The question of what role terroir plays in winemaking, and if there really is something Colorado winemakers can claim as a distinctive terroir, can’t be answered easily.
Supporters of “terroir,” the concept that the place a wine comes from is reflected in its taste and determines its qual-ity, claim they can identify a wine’s distinct origins simply by blind-sampling the wine.
Does Colorado wine reflect its provenance, and is it enough to be unique?
For answers, I turned to Warren Winiarski, the winemaker who in 1968 helped Gerald Ivancie set up Colorado’s first modern commercial winery.
Winiarski left Ivancie after a few years and headed back to Napa Valley where he turned a prune orchard into Stag’s Leap Wine Cellars, where Winiarski produced the wine that won the 1976 Judgment of Paris and made America a wine-drinking country.
During a mid-May tasting at the Colorado Governor’s Cup Wine Competition at Metro State University in Denver, Winiarski said how impressed he was with some of the wines.
“You should give this wine a gold medal, because this is the kind of winemaking we want to encourage,” he told the other judges.
When recently asked whether Colorado wines reflect any unique terroir, he paused to think.
Terroir, he said recently, “is more than the soil, it can be any number of things that are not man made.”
For Colorado, that includes the elevation.
“I think growing the grapes at (your) altitude might have an effect,” he said. “I can’t really describe it, but I find the white wines develop clarity, purity and a transparency of flavors while the reds develop fruitiness and good tannins without heaviness.”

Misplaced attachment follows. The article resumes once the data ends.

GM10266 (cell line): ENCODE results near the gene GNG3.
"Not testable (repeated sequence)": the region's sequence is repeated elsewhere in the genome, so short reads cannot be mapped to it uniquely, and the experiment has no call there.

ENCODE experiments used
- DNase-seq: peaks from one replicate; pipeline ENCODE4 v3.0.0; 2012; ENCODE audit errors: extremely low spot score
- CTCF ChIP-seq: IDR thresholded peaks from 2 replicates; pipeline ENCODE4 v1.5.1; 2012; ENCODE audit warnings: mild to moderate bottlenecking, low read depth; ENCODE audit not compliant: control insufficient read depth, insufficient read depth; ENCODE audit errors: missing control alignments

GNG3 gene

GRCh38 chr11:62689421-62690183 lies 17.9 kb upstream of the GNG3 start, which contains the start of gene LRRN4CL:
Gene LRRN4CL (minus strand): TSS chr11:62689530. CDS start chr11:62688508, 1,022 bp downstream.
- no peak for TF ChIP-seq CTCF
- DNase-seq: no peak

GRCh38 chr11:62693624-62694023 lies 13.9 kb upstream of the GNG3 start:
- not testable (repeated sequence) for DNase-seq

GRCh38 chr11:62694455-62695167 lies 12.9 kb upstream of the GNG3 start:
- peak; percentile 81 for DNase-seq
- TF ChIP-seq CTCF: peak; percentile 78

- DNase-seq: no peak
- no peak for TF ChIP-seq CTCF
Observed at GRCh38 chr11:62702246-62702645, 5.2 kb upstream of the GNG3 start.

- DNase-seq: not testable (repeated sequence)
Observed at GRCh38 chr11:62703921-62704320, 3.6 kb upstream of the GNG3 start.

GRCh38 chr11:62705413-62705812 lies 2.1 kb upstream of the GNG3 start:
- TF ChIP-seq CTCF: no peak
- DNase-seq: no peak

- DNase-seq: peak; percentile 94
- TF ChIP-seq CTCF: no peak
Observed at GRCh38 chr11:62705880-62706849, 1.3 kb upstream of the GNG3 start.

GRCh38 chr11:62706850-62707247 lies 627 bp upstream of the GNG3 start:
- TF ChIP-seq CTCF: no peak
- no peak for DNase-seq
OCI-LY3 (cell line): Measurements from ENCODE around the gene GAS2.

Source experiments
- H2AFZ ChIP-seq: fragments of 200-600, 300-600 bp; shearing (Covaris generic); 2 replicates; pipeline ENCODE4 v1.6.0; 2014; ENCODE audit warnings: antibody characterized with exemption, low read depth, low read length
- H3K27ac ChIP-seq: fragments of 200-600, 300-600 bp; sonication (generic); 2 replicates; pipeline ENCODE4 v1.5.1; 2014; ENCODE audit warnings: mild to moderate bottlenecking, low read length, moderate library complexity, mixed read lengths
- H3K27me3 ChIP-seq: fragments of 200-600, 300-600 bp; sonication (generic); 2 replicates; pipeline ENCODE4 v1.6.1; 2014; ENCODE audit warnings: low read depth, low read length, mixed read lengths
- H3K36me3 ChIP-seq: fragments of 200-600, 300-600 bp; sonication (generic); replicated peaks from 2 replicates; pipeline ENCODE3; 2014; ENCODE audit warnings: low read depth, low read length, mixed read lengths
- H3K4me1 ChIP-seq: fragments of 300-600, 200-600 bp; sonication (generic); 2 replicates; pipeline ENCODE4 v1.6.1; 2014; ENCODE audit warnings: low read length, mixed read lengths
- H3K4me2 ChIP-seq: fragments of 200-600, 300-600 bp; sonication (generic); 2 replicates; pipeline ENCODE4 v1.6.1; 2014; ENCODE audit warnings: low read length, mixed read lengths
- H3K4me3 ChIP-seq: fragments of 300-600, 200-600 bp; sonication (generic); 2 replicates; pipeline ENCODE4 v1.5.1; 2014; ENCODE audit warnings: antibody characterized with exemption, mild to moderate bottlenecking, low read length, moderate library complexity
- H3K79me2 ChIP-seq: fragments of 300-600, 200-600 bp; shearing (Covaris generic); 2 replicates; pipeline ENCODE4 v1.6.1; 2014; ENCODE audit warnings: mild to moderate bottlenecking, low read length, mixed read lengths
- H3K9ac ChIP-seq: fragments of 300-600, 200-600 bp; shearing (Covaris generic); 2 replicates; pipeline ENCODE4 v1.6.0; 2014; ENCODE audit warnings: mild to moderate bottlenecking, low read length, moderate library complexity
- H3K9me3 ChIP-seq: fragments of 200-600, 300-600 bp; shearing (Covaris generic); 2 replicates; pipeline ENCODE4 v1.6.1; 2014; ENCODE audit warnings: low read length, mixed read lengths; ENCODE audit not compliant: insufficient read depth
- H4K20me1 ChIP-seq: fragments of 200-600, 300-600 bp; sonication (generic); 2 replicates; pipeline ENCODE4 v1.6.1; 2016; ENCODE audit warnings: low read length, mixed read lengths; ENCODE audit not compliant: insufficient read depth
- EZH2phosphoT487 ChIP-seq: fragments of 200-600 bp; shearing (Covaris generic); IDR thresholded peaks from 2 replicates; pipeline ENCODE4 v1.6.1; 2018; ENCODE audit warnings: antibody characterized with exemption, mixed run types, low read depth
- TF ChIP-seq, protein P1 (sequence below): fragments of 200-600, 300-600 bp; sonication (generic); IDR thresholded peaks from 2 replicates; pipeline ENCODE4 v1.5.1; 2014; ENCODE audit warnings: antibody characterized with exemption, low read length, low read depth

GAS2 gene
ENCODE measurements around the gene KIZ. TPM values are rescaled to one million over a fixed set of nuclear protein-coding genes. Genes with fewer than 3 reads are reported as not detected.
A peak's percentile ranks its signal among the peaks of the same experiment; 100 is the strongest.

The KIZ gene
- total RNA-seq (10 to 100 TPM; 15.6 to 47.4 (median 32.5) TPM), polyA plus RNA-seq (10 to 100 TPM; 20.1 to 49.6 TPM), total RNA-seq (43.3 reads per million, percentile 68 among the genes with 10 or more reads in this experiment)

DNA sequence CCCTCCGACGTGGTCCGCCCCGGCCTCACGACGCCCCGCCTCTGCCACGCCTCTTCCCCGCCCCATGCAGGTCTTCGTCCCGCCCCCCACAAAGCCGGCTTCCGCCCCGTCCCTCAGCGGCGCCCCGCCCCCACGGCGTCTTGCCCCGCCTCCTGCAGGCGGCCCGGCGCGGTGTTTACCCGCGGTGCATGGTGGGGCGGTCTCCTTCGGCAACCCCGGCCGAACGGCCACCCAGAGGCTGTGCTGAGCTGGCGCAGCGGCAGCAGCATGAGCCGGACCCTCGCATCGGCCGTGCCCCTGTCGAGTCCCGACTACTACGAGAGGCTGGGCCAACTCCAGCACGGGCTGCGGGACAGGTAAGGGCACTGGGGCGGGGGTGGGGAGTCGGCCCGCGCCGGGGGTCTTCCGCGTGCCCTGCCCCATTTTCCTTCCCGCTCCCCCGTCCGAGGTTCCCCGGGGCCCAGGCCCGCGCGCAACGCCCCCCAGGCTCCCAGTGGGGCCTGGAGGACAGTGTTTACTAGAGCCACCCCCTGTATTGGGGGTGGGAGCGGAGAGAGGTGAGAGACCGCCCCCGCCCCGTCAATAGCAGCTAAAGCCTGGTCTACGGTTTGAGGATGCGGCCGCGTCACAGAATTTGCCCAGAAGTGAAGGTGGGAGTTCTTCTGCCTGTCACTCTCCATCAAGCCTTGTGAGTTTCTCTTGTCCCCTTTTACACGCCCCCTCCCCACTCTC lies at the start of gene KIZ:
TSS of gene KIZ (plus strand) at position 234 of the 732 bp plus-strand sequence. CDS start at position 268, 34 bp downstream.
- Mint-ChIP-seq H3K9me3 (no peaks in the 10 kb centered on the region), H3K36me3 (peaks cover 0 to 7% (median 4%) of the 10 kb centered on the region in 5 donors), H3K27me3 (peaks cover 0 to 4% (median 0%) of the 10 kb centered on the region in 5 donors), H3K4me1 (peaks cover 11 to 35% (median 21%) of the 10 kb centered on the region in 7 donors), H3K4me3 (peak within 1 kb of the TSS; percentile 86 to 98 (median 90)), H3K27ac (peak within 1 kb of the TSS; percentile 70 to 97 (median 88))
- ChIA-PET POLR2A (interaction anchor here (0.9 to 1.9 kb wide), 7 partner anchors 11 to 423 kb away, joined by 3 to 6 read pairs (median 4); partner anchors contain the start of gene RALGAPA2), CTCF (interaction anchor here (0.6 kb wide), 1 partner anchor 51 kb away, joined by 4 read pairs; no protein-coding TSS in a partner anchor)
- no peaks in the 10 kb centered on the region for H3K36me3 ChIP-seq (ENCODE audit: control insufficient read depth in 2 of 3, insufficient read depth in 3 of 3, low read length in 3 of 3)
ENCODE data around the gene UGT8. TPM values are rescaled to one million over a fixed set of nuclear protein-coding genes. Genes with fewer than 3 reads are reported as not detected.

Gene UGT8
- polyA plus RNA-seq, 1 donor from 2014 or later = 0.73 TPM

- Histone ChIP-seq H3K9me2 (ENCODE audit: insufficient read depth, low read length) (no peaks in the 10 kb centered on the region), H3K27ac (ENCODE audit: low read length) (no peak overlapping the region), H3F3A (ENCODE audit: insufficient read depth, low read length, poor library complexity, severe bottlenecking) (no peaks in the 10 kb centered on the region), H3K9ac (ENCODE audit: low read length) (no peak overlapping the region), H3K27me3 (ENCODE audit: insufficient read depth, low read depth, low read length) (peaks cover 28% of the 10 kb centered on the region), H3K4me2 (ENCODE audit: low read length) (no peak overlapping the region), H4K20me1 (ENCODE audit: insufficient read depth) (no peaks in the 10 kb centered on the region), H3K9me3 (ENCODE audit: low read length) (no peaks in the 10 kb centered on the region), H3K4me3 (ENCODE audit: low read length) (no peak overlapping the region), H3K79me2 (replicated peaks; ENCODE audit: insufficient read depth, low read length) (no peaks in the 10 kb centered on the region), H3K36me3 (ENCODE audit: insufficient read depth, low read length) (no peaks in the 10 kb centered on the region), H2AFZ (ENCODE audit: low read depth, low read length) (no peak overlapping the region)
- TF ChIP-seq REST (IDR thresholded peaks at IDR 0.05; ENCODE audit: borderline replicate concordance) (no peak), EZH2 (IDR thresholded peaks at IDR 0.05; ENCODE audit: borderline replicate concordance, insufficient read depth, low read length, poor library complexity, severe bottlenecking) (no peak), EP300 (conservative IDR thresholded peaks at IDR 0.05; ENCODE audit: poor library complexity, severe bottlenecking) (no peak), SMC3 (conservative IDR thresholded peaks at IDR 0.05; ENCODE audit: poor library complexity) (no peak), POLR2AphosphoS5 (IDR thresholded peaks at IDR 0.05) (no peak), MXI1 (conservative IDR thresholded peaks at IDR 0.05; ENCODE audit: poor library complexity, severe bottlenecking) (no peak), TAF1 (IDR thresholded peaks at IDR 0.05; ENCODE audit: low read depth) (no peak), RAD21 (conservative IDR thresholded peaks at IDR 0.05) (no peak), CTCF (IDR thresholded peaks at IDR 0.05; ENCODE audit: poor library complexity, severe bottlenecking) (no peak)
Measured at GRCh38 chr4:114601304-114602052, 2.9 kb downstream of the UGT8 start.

Colorado state enologist Stephen Menke said in an email that the Governor’s Cup judges generally agreed that Colorado terroir is “expressed in the fruit-forward flavor of both whites and reds, the darker color of Colorado reds and the fruitiness/acidity balance of the un-oaked Chardonnay and some other whites.”
Wine writer Jamie Goode on his blog, Wineanorak.com, said terroir “consists of the site or region-specific characteristics” of a wine.
As noted last week, Winiarski strongly believes in regionality but also insists there is much more than that.
Well-made wines “betray their origins some way or another,” Winiarski told Kyle Schlachter of Colorado Wine Press.
“When we find a wine that expresses and satisfies by its completeness then we’ve gone beyond regional characteristics,” Winiarski said.
“What does it mean to be complete? Three things — (a wine) has a beginning, a middle and an end. When you transcend a region, you’re going in the right direction.”
That purity of expression Winiarski mentioned might be caused in part by the growing conditions (including the elevation) but as Menke also noted, a winemaker needs to have more in his toolbox than simply a nice place to grow grapes.
Colorado winemakers in some cases have 20 or more years experience in working with Colorado-grown grapes and that knowledge has much to do with the continuing improvement in winemaking.
It may be the keys to Colorado terroir are both altitude and attitude.